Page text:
A left-handed batter and right-handed outfielder, Nicholson amassed some noteworthy career highlights: a five-time All Star (1940-1941, 1943-45), a two-time National League home-run leader (1943-1944), a two-time National League RBI leader (1943-1944), and a National League leader in total runs (1944).

In a 1944 game, fearing Swish's mighty swing in a clutch moment, a pitcher intentionally walked Nicholson with the bases loaded, thus garnering the formidable slugger another interesting stat: Nicholson is one of only four players in Major League history to have received what's known as "the Supreme Compliment," an intentional walk with bases loaded; with him on that rarefied list are Nap Lajoie (1901), Mel Ott (1929) and Barry Bonds (1998).

"To suggest that Bill Nicholson was popular with National League spectators, foreign and domestic, would be an understatement," writes Greenberg. "Every city to which the Cubs traveled had its legion of fans eager to cheer or good-naturedly jeer him.

"Nicholson was the strong, silent type, good-looking, and modest, besides. Former Cubs teammate Len Merullo remembered: 'Bill had a great sense of humor, even though he was very quiet. He had a dry humor. Everybody loved him.'"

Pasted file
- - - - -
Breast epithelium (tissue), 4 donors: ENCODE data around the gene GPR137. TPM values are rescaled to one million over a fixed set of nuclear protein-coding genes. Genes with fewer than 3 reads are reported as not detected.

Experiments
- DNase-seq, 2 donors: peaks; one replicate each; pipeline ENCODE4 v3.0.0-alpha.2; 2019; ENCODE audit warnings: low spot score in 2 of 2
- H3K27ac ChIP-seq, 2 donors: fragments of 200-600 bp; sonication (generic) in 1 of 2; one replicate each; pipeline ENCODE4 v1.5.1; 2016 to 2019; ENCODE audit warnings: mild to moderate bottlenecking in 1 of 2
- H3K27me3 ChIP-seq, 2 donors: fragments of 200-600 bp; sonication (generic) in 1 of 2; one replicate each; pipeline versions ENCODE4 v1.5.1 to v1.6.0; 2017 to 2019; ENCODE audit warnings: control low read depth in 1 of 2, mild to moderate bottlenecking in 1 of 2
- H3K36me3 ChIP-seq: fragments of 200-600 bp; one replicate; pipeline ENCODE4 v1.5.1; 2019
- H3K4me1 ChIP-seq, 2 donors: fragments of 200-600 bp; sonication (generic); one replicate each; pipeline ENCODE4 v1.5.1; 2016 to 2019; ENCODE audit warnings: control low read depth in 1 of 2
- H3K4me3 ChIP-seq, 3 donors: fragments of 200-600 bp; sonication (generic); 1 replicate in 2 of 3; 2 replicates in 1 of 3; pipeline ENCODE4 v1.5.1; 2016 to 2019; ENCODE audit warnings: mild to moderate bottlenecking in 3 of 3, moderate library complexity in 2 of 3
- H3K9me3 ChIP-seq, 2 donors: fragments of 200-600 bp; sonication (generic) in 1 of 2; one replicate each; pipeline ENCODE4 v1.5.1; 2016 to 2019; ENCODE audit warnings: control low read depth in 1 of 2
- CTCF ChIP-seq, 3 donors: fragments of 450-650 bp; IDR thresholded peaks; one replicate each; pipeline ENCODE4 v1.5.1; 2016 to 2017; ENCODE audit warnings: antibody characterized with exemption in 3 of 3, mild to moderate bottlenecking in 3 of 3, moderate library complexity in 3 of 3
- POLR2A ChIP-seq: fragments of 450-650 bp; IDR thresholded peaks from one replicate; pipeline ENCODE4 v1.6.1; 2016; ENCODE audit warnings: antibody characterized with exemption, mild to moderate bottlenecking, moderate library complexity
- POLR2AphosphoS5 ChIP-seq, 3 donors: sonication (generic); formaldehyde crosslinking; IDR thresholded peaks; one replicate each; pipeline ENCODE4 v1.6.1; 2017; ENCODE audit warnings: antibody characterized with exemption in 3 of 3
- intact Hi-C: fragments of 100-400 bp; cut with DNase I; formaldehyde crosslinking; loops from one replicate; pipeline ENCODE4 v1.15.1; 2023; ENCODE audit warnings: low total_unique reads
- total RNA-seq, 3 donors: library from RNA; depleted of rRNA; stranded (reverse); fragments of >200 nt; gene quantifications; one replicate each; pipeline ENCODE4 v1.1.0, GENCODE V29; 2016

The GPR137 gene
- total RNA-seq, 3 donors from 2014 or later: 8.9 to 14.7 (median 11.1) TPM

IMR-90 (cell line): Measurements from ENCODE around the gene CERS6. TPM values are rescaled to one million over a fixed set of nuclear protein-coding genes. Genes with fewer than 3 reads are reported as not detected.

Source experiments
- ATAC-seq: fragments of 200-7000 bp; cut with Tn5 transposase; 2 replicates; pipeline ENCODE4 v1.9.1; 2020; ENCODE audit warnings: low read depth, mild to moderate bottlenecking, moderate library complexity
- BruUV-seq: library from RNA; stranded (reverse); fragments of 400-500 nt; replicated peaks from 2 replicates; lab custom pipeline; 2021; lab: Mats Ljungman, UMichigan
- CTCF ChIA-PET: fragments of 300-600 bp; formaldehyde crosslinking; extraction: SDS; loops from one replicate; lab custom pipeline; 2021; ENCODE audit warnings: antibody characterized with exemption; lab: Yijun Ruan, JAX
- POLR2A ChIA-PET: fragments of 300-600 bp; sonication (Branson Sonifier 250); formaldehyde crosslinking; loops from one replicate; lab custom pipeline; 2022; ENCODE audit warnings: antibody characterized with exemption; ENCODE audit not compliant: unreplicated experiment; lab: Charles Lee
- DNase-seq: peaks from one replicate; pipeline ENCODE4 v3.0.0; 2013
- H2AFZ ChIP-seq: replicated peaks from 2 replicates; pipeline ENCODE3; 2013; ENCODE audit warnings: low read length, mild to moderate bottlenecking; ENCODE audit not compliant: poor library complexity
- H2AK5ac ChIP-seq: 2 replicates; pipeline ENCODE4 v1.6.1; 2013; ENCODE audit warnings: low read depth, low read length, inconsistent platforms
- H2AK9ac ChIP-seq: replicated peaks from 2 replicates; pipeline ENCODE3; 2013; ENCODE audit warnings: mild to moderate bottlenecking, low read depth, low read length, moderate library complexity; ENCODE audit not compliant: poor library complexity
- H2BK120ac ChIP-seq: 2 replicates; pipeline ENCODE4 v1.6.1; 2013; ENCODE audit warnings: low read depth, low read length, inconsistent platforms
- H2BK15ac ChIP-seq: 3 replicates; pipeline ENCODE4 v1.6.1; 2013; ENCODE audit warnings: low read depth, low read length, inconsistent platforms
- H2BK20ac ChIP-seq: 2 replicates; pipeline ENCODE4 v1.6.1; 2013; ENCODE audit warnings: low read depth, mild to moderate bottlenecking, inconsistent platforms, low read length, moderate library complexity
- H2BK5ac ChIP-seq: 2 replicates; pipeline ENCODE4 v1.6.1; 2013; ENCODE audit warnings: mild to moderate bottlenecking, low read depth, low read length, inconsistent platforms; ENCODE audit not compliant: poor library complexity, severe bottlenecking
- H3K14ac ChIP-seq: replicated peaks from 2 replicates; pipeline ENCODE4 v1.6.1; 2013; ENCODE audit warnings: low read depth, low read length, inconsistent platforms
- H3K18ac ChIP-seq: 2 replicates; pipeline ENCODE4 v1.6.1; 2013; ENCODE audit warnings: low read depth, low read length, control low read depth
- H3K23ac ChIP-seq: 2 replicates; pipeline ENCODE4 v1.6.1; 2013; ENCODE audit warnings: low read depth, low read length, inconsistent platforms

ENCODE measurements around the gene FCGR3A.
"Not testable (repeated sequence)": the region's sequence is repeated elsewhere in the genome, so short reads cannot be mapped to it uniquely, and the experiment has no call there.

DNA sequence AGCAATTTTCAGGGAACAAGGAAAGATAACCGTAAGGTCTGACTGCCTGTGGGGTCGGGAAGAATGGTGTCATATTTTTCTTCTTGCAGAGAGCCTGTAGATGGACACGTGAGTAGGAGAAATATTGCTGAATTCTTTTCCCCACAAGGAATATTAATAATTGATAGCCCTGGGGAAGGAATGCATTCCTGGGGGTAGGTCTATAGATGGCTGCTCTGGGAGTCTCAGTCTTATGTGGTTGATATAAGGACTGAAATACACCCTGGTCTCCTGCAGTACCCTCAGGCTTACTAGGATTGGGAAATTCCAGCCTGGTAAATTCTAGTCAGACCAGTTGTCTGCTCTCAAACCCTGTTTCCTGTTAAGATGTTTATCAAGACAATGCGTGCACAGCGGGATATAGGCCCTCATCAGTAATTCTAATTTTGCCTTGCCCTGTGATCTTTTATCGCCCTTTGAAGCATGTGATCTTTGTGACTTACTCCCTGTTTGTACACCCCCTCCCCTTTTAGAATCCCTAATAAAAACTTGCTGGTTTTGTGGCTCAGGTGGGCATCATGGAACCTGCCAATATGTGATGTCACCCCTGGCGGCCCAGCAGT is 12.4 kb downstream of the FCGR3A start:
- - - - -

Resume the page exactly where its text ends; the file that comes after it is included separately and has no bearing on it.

It's not surprising, then, that when the Cubs traded Nicholson to the Philadelphia Phillies in 1949, it came amid dissenting cries of distraught Cubs fans. Nicholson's numbers had been dropping through the late 1940s due to deteriorating eyesight. On the Phillies, he assumed the role of elder statesman to the 1950 "Whiz Kids," helping them to the National League title with a couple of dramatic pinch-hit homers.

But diabetes was wracking the constitution of the erstwhile powerhouse. His eroding health forced him out of the game in 1953. He returned to the Eastern Shore and the farming life from which he had sprung. "How good he would have been, had he remained healthy, will never be known," Greenberg notes. "What he accomplished in his brief run at the top was, however, pretty heady stuff for a farmer from Chestertown."

In his final years, Nicholson was able to savor some recognition for his glory days. In 1990 he was inducted into the Chicago Sports Hall of Fame. In 1992, four years before William Beck Nicholson passed away at the age of 81, a life-sized bronze statue of him was erected with fanfare in Chestertown. It captures Swish in his signature pose: just having completed a great titanic swing of the bat, feet already in running motion, eyes gazing upward at the ball he's just sent soaring out of the park.

"Swish" Nicholson: A Biography of Wartime Baseball's Leading Slugger is available through your local bookstore and on

January 10, 2008